I share what I experience and learn on by blog http://sharkcrazylibrarian.wordpress.com, and I post regular updates on Facebook, Twitter, and Linkedin. I was contacted by the co-editor of SLISten Up!, the newsletter of the Library and Information Science Student Association (LISSA) at USC, who asked me if I was interested to write an article for the newsletter once my internship is complete. The summer edition will contain my blog URL so students can follow my updates, and my final article will appear in the fall edition.
About a year ago I met Dr. Kendra Albright, and we have been in contact since. I enjoy her classes, and I find it extremely interesting to discuss issues of business librarianship with her. After my internship we plan to do some research together and eventually publish a paper on our findings. I find it rewarding to contribute to our profession by discussing and researching topics of interest as well as by serving as member on committees. I have been a member of the VLA Continuing Education Committee since 2009, and I have recently been appointed to the BRASS Membership Committee and the MARS Virtual Reference Discussion Group. I attend conferences, read professional literature and keep up with current events to ensure that I am always up-to-date. I recently submitted an article on library services in correctional settings to the Library Journal, describing my experience as a jail librarian. I love being engaged in discussions about my profession and never tire to advocate for our mission. In June 2010 I was selected as recipient for the 2010/2011 Chesterfield Manufacturing Corporation Scholarship. It makes me proud that my work was recognized as meaningful contribution to our profession.
A particular interest of mine in the field of business information services is the question of how librarians can deliver virtual reference and research services to users with business information needs. I am currently part of two projects that explore the possibilities of virtual services in Second Life. The University of South Carolina, under the direction of Dr. Feili Tu, has created the Davis 2.0 Virtual Campus to deliver reference services, research assistance, and to help students connect with each other and explore immersive, interactive learning. I also work with Dr. Bryan Carter, Associate Professor at the University of Central Missouri, Dept. of English and Philosophy. He has created Virtual Harlem, one of the first virtual reality environments for use in the humanities. I have the opportunity to add to this internationally recognized project by developing a bookstore that will support Dr. Carter’s classes on the Harlem Renaissance period. Through one of the librarians at the university library, Carol Smith, I received the offer to speak about my project at the next gathering of the SLA Virtual World Advisory Council in August. I believe that virtual reference services are becoming increasingly important for librarians and users alike. I plan to return to Dr. Albright as a PhD student in the next five years, and we have already discussed the program and my research interests.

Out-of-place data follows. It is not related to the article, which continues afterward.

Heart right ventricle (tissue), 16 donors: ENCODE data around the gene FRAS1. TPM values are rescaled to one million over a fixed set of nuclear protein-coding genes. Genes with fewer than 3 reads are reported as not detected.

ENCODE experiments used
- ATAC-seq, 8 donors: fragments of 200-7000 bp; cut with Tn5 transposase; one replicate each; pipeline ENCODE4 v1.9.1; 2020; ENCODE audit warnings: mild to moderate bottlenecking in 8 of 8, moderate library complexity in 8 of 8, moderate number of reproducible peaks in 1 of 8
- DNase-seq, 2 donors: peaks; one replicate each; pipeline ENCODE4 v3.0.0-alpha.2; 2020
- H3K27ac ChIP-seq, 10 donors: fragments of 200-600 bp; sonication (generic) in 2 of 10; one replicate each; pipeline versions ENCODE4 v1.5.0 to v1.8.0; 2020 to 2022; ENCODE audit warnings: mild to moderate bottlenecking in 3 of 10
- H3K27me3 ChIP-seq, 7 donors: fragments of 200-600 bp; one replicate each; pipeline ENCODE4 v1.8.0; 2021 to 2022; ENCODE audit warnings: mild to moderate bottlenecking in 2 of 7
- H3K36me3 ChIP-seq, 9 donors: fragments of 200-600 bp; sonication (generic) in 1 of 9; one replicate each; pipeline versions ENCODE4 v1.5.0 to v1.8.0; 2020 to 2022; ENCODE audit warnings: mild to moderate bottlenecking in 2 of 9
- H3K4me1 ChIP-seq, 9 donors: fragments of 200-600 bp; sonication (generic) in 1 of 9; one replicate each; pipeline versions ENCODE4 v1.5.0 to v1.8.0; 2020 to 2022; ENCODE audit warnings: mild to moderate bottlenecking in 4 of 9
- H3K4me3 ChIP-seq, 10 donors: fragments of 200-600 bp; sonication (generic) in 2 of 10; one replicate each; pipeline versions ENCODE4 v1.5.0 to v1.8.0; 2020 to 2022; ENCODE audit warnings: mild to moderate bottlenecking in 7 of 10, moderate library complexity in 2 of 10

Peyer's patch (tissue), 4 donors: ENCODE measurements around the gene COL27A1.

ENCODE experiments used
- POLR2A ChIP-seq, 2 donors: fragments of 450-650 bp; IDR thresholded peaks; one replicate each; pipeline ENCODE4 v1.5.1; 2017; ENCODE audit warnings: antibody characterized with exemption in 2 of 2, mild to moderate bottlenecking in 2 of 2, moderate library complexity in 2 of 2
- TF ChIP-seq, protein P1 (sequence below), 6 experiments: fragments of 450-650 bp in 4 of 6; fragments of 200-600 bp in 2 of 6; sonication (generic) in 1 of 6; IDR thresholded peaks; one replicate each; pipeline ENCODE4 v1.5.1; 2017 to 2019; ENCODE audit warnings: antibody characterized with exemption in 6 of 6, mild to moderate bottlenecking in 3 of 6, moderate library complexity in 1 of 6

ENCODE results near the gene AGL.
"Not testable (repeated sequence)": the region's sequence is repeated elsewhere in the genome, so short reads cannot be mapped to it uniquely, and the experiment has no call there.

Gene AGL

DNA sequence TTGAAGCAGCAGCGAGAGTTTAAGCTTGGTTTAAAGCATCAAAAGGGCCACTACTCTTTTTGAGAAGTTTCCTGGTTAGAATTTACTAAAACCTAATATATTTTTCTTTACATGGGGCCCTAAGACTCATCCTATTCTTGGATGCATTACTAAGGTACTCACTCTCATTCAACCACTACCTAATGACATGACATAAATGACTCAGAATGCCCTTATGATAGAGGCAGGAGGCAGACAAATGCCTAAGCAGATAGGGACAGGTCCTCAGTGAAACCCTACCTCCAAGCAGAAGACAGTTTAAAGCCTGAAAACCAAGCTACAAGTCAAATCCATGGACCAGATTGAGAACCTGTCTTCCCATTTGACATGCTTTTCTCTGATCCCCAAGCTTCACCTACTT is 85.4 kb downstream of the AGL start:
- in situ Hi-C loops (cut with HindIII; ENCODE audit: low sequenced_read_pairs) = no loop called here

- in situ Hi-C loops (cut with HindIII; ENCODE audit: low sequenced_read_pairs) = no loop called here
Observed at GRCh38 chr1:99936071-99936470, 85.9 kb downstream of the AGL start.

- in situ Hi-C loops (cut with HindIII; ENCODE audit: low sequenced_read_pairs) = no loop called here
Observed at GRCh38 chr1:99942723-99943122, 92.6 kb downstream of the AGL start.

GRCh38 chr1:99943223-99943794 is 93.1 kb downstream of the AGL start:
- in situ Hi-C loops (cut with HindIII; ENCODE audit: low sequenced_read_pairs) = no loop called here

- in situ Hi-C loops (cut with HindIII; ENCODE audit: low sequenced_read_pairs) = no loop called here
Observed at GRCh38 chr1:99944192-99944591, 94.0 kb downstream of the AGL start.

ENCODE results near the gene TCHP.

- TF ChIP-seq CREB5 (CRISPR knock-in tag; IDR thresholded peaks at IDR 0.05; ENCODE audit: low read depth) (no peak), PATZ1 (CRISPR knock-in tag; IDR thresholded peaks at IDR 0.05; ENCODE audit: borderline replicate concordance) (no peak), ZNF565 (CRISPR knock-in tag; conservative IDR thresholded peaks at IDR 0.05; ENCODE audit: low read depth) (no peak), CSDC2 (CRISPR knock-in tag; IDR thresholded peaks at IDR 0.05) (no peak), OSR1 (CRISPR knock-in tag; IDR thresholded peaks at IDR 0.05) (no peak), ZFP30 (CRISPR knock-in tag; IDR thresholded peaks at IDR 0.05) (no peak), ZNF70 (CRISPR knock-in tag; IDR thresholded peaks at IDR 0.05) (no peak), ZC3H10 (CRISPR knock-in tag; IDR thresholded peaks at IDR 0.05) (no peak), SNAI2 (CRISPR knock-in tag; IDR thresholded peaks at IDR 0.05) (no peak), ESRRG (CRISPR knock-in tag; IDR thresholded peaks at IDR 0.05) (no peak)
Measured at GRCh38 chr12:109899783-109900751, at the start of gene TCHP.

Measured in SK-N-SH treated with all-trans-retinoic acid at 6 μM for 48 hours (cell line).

After I finish my internship with LoC in late August, I am assuming the position of part-time law librarian at the Central Rappahannock Regional Library. I have been chosen from a large pool of qualified candidates. Under the supervision of Michele Brown, Head of Reference, I will be responsible for delivering legal reference service to attorneys and the public, maintaining and developing the law collection as well as the collection of business-related items. I will also provide training on demand and introductions to legal research strategies. Ms. Brown, as well as Ann Haley, Adult Services Coordinator, feel that I will be a great asset to the library and their patrons, especially because I take a great interest in new technologies, social media, and a customer service oriented approach. Working part-time will give me the opportunity to still gather experience while focusing mainly on my studies. The DC/SLA 2010 Student Scholarship would be a tremendous help to cover some of my tuition. More importantly though it would be proof that I am on the right path to becoming a valuable member of the library community, and an outstanding information analyst.